Tom_

Rack and Pinion

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I'm looking into replacing the clunky rack and pinion.  The delco units are listed with two part numbers, 36R043 and 36R044.  Described as 3 ports or 2 ports respectively.  Does the '89 use the 2 or 3 port?  What does the procedure look like difficulty-wise and time-wise taking into account all of us here are at least passable mechanics :rolleyes:.  

 

I'm trying to decide if I can do this in the parking lot like my engine and trans mounts or if I need to bribe a buddy with frosty cold beverages to pour power steering fluid all over his shop floor.

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My local NAPA has two listed for an 89.  They say 3 ports.  Priced in the mid $80 range for remanufactured units.  You might need to purchase new boots too.

I thought of doing my 88 but tried Lucas power steering stop leak instead.  It worked beautifully.  My 115,000 mile car's seals were evidently hard and this product softened them up and did a remarkable job.  A retired engineer for the Chevrolet Corvette plant in Bowling Green advised that I use this on an 87 Vette that I had.  It worked great too!

I got my Reatta up in the air and looked it over good when I was thinking of replacing it.  I saw where I could get wrenches on to the mounting bolts and fluid lines.  Looks like a driveway job to me.  Go for it but try the Lucas first.

Good luck!

 

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Thanks for the reply.  I have already replaced a bad pump and used Lucas products.  My issue however isn't bad seals, but something else internally in the unit.  Basic, after you turn left it pulls left, after you turn right it pulls right, clunky noises when turning corners (not CV joints clunks when turning even when sitting still).  The PO had 22's on it and it destroyed the strut mounts, tie rod ends, and evidently the rack and pinion.  But, it never leaked so I'm only now getting to replacing it.  Most likely going with the ACDelco reman 3 port if your info is correct.  

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It is not an easy job and I have done this on my '89. I did it on the ground but got it up as high as possible. The toughest parts were getting at the bolts and breaking them loose. IIRC there are 5 or 6. I also recall positioning the high pressure hose in the rack resulted in bruised and bloody hand appendages. Those 25 year old bolts can feel like they will never loosen.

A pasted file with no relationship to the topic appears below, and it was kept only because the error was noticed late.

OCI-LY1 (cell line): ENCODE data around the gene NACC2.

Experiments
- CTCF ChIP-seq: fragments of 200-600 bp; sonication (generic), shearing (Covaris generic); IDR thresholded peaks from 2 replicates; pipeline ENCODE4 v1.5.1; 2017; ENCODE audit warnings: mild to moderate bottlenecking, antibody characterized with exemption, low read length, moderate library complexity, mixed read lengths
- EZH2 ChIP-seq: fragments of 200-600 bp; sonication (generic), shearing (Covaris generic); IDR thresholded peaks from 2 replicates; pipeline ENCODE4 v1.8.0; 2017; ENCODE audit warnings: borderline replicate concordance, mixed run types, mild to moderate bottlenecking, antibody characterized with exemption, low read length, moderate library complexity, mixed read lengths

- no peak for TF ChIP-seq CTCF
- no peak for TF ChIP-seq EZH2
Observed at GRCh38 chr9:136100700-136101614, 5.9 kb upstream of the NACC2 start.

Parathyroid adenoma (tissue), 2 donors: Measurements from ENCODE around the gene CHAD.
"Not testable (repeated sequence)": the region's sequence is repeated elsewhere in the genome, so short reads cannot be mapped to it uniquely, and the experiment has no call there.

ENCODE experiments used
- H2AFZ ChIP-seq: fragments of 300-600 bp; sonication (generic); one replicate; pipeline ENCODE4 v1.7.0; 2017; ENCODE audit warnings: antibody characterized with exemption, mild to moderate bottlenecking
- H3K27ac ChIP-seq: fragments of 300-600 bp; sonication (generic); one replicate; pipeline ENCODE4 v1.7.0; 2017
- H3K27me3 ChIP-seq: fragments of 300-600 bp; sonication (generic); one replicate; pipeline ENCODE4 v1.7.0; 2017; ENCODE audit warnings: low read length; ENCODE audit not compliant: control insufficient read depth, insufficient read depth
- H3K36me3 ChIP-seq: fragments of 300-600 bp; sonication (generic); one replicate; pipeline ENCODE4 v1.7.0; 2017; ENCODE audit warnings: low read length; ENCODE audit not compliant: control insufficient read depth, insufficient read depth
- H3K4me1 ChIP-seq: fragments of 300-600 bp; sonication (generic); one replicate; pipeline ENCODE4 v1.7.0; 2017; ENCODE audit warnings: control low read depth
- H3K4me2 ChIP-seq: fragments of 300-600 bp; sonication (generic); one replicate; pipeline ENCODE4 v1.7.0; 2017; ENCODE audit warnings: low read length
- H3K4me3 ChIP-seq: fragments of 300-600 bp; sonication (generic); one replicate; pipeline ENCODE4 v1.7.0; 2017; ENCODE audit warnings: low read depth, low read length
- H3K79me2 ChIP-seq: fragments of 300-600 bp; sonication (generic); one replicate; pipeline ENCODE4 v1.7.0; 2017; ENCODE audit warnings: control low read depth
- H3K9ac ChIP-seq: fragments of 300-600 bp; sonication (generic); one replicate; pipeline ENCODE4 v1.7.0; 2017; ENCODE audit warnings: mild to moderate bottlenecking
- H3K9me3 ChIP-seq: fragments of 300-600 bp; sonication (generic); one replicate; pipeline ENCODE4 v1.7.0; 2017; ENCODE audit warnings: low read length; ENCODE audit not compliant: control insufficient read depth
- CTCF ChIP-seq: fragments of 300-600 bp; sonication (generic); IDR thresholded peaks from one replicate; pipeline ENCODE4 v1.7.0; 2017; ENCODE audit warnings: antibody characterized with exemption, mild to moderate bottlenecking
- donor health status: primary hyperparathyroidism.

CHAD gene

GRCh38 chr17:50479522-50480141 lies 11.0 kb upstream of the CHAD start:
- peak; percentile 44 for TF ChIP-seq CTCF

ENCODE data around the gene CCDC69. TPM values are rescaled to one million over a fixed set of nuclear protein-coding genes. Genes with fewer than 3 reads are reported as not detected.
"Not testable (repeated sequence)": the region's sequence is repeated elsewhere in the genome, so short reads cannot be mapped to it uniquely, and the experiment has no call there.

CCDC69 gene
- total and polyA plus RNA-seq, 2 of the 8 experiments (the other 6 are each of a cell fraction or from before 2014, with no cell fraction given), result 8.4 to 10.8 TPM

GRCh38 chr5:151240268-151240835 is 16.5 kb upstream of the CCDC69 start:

The 2 port and 3 port difference probably has to do with the extra port for the A/C cut out switch. On the 1st production models when parallel parking Reatta's and putting a load on the pump and rack the engine could stall. Buick's fix was to install an A/C cut out switch when the load goes high. This is from memory as it has been about 5/6 years since I performed the swap and I no longer own the vehicle. I believe Ronnie has the full tutorial posted in his Reatta's Owners website. Sorry I don't have the link. Just found the link which was helpful.

 

http://www.reattaowner.com/roj/component/content/article/index.php?option=com_content&view=article&catid=76:steering&id=248:rack-pinion-removal-instructions

 

Good luck.

Edited by waltmail
Added additional info and link (see edit history)
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You need the 3 ports. I have swapped the rack three times, once while pulling the tranny on one Reatta and once while pulling the engine/tranny and once just doing the rack. Far easier with the first two options, and as I said to myself 'Never again" on pulling just the rack alone. I now take it in when I do the front struts and let them do everything at the same time. Chaeper that way when you figure you save on one alignment. 

 No more of that "heavy lifting" for me...